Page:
‘Bill Shorten is no warrior’
LABOR today backed creation of a national anti-corruption agency to counter concerns Bill Shorten said are corroding confidence in public institutions.
The issue was bigger than Labor vs Liberal, Mr Shorten said in an address to the National Press Club, and should have the urgency of national security efforts.
It is likely Labor would have the support of the Greens and a majority of cross bench members and senators.
But any chance of a Government/Opposition joint effort was sunk before the Opposition Leader had said a word of his speech.
Prime Minister Malcolm Turnbull savagely attacked his rival in pre-emptive comments, telling reporters the Labor leader's credibility on the issue was in tatters.
"Bill Shorten is no anti-corruption warrior," said Mr Turnbull.
Mr Shorten pledged a Labor government he led would create a National Integrity Commission modelled on state anti-corruption bodies.
He told the NPC: "This question is bigger than me versus Malcolm, bigger than Labor versus Liberal - this is about restoring confidence in our democratic system and our public institutions.
"And we should treat this mission with the same seriousness as national security.
"Because the most corrosive sentiment in democracies around the world is the idea that politicians are only in it for themselves. And that's simply not true."
He said in a statement a commission would "resolve the gaps and inconsistencies in the current framework and be designed to ensure the highest standards in public administration".
"If the Liberals and Nationals want to work with us to get it done sooner, be my guest. This is not about partisanship - this is about trust," Mr Shorten said.
He was not aware of any corrupt conduct and would have reported it if he were.
"I'm doing this because I want to restore people's faith in their representatives and the system," he said, calling for "real courage and for politicians to show "we are not feathering our nests".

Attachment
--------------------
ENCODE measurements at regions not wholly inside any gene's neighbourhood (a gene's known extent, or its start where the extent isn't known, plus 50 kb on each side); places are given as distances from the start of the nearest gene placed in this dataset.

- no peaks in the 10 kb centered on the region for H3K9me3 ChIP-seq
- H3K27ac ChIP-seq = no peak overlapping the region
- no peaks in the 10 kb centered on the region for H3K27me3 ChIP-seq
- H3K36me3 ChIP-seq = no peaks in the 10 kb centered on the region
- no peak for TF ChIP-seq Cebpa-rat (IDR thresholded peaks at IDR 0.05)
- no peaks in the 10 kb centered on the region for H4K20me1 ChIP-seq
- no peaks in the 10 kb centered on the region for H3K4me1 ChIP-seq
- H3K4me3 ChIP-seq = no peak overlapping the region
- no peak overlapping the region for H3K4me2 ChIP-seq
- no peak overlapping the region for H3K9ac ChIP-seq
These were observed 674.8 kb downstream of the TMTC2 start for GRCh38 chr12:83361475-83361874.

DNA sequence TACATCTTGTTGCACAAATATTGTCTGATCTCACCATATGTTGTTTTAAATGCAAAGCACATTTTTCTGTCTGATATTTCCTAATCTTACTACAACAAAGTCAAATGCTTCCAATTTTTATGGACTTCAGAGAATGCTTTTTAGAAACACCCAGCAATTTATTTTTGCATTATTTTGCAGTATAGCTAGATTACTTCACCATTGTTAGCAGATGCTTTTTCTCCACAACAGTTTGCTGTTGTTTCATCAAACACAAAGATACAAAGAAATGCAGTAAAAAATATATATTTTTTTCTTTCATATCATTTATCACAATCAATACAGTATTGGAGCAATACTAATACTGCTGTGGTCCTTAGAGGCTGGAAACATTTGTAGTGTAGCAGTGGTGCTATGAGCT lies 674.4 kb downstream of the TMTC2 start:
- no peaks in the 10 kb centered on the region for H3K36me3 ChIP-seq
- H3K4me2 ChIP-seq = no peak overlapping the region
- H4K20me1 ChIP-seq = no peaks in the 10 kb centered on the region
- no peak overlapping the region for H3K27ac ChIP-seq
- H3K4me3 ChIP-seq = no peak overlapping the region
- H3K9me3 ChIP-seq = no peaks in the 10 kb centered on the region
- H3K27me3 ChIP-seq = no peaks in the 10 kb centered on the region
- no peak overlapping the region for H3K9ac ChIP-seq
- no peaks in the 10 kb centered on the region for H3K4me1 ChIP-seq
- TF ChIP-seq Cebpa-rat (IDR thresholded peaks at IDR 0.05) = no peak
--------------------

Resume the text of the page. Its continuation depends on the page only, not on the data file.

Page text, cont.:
The proposed commission would resemble state-based bodies such as the Independent Commission Against Corruption of NSW.
It had to be "independent and well-resourced, secure from government interference".
Mr Shorten said it would have "a broad jurisdiction, effectively operating as a standing Royal Commission - with all those investigative powers - into serious and systemic corruption in the public sector.
"The Commission will also have the discretion to hold public hearings, when it considers this to be in the public interest."
It would have one commissioner and two deputies appointed by the Parliament on a bipartisan basis, each serving one fixed, five-year term.
The Commission would make findings of fact, not law, and then refer them to the Commonwealth Department of Public Prosecutions, if appropriate.
Mr Turnbull said the Government was still considering recommendations for an anti-corruption unit, pointing to existing scrutiny by the Australian Federal Police and the Australian Commission of Law Enforcement Integrity.
"Bill Shorten's credibility on the question of corruption is pretty tattered," Mr Turnbull told reporters.
"This is a guy who has done everything he could to prevent the corruption in the union movement, corruption between unions and business being exposed.
"He fought tooth and nail to oppose the Heydon royal commission into trade union corruption. We saw his own union, the AWU, has been shown up with several shocking examples including a number of senior officials of the AWU have been identified, and the CFMEU above all.
"But he also did everything he could to prevent the Parliament passing legislation to establish the Registered Organisations Commission whose duty is to ensure that unions are run transparently and honestly, and for the benefit of their members, not engage in corrupt practices.
"Bill Shorten is no anti-corruption warrior."